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The Subtle Differences between expensive film transfers and the rest


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#1 Alessandro Machi

Alessandro Machi
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Posted 30 July 2008 - 06:38 PM

IMG_3913_TXT_1.jpg
IMG_3917_TXT_2.jpg

I should have worded the second image differently. I mean that the highlights are not as blown out so they are more pleasing to the eye, however detail in parts of the image that were already in shadow in the first image, are almost black now.

I shot both images above off of my television screen with a digital still camera while the image was in freeze frame mode. I varied the digital still camera's exposure from minus 1/3 f-stop for the first exposure, the second exposure for almost the identical frame is -2 f-stops. These two exposures of the shot above reveal why the more expensive video transfer systems exist. If you are shooting either back lit, side lit, or even front lit but highly contrasty set-ups, a properly tuned rank cintel transfer system or properly tuned Spirit will probably handle most of the contrast the super-8 film has to give. If a wider angle shot results in a smaller area on the film containing the high contrast, especially if the contrast is from backlighting, it is more likely that the expensive transfer systems will do a better job transferring the footage than a lower cost system.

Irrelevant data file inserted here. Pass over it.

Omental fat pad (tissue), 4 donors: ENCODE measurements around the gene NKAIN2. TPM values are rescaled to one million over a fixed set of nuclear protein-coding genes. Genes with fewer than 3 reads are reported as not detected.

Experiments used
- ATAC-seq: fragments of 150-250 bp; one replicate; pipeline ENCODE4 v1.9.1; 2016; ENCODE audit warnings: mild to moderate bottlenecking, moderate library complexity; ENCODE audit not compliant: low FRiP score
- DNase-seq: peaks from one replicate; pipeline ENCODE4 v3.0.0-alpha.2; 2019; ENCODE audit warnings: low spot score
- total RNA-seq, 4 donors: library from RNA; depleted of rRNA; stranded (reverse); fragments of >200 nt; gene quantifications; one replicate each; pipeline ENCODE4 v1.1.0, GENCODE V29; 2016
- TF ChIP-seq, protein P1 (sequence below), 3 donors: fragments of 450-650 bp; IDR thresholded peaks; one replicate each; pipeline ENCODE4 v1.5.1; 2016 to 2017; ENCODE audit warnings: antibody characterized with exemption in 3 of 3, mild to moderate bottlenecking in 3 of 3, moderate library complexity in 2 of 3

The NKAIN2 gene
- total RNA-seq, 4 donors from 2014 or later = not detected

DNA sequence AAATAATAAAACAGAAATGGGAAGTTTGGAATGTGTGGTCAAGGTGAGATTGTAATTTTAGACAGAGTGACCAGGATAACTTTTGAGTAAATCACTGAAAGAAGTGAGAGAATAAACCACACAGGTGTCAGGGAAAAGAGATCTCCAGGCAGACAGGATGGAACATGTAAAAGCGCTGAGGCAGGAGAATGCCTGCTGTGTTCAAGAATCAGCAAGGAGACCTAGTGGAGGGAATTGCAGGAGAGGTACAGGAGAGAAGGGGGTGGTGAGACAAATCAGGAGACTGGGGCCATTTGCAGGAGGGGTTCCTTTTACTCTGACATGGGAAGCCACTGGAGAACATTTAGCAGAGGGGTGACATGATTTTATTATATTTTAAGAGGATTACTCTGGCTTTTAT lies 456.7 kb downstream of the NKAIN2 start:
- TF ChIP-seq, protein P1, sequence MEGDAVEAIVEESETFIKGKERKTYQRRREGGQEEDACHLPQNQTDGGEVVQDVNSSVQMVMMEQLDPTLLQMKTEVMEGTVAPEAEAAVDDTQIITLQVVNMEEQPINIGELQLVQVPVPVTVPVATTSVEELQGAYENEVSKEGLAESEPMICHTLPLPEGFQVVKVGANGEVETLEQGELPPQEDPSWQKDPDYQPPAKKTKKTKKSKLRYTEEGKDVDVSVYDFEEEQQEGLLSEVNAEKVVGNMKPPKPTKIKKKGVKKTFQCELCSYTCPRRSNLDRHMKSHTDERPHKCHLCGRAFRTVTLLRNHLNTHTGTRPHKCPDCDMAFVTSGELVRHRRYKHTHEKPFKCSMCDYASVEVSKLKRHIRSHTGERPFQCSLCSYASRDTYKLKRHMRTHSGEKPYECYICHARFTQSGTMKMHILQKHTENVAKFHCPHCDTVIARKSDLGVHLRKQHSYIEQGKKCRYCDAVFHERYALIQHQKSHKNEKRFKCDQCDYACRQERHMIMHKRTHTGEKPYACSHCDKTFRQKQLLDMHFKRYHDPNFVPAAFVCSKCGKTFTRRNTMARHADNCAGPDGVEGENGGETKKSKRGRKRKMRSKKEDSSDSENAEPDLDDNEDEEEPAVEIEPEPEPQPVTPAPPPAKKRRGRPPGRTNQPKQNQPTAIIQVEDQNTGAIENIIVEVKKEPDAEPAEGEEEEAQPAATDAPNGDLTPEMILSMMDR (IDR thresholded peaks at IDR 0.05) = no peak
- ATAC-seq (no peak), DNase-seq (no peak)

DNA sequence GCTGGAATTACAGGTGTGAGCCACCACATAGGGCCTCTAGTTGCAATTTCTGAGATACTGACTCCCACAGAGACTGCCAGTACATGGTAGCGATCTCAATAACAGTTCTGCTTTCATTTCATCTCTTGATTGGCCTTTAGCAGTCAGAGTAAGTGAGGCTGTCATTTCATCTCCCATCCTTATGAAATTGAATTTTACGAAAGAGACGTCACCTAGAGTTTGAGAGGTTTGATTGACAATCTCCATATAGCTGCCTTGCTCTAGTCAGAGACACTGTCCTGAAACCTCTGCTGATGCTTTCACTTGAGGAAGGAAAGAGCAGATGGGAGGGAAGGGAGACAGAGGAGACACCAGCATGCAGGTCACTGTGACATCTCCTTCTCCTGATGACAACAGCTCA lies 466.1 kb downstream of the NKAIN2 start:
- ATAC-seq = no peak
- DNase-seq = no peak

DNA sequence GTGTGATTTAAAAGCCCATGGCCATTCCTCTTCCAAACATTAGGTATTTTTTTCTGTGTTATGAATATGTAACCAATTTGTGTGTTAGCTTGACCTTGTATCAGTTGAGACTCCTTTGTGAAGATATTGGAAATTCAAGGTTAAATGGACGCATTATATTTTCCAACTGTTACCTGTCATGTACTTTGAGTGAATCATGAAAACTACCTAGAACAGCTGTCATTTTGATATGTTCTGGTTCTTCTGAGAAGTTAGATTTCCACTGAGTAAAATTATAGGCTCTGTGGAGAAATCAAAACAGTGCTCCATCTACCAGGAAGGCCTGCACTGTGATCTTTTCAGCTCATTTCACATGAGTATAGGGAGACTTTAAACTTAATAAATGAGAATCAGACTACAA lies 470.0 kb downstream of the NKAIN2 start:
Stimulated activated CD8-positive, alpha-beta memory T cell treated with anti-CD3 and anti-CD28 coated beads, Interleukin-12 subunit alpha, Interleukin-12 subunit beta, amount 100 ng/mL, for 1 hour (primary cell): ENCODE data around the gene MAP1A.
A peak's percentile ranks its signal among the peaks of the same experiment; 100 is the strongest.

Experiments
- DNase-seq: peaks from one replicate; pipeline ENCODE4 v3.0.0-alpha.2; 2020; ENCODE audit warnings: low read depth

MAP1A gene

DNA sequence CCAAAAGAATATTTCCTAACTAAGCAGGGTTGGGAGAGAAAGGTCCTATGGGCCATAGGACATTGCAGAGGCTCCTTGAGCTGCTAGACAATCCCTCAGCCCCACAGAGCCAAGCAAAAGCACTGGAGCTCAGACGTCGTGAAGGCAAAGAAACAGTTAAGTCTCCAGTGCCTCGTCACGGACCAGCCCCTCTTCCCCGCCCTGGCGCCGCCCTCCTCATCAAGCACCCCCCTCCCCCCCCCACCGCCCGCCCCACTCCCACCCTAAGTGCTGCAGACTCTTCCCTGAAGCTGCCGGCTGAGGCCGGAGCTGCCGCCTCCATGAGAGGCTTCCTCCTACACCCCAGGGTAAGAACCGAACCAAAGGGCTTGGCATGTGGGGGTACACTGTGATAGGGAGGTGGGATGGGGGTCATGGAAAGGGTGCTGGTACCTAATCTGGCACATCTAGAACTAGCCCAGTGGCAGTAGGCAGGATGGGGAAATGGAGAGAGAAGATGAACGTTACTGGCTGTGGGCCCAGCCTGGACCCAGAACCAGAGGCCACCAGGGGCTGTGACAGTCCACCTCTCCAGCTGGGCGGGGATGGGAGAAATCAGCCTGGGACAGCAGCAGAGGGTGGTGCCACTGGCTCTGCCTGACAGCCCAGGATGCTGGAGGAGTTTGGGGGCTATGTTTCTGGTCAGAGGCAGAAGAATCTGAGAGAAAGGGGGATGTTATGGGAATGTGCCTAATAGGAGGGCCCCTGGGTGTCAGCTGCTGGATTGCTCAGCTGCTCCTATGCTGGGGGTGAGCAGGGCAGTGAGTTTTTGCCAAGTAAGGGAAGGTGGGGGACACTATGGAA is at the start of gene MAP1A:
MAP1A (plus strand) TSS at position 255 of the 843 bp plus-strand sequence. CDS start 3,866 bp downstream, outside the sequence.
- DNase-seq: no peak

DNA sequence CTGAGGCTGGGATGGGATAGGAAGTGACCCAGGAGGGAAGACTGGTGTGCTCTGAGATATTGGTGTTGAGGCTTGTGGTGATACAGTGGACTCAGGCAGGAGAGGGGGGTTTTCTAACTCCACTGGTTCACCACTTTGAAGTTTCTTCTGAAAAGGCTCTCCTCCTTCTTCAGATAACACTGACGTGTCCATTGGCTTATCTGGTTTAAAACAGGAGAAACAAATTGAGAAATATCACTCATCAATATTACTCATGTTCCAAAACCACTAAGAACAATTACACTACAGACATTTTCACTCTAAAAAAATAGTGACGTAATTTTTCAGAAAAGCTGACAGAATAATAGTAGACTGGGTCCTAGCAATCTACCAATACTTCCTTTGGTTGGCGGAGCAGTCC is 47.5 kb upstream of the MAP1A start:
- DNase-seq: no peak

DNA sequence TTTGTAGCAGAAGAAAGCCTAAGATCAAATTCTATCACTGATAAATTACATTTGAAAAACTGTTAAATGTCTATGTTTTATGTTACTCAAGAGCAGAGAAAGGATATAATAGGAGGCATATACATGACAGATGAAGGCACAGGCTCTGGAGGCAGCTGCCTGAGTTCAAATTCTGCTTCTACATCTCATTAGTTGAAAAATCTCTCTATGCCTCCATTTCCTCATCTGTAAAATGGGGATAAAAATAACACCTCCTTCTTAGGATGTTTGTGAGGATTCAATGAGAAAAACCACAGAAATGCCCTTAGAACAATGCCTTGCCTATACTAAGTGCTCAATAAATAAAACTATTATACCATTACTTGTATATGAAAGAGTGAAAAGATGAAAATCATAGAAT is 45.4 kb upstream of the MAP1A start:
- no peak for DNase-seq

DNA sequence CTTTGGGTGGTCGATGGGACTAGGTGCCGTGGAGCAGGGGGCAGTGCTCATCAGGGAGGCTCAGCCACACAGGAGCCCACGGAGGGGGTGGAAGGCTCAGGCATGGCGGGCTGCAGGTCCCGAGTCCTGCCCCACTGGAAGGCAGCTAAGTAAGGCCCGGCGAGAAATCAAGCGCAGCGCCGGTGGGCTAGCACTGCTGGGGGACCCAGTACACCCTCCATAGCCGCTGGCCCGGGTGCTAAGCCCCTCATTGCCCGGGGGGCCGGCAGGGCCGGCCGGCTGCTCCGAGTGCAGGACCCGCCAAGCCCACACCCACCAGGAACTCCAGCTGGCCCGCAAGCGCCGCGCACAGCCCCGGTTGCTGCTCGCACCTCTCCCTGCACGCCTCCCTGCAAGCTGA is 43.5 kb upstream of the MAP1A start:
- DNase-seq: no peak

However, there are always exceptions to the rule since humans run the equipment and someone on less expensive gear may have figured out a way to get a decent image while another place doing a one light might not stop long enough to maximize the electronics in their gear.

The smart high end places actually store pre-set choices that put them really close really quickly and then they do a final tweak.

IMG_3905_TXT_1.jpg

This shot also has some contrast issues on the girls shoulder and arm. On a more expensive system the subtlties that actually exist in this high contrast area can be saved, on lower cost systems it may or may not blow out depending on how willing the facility is to try and "save" the shot.

Notice the "super-8 dust particle" in the shot. Super-8 dust particles can be added in electronically but I am assuming they were actually there and that this is super-8 that was used.


IMG_3940_TXT_1.jpg

Were the above images shot for this company Super-8? I am assuming so.
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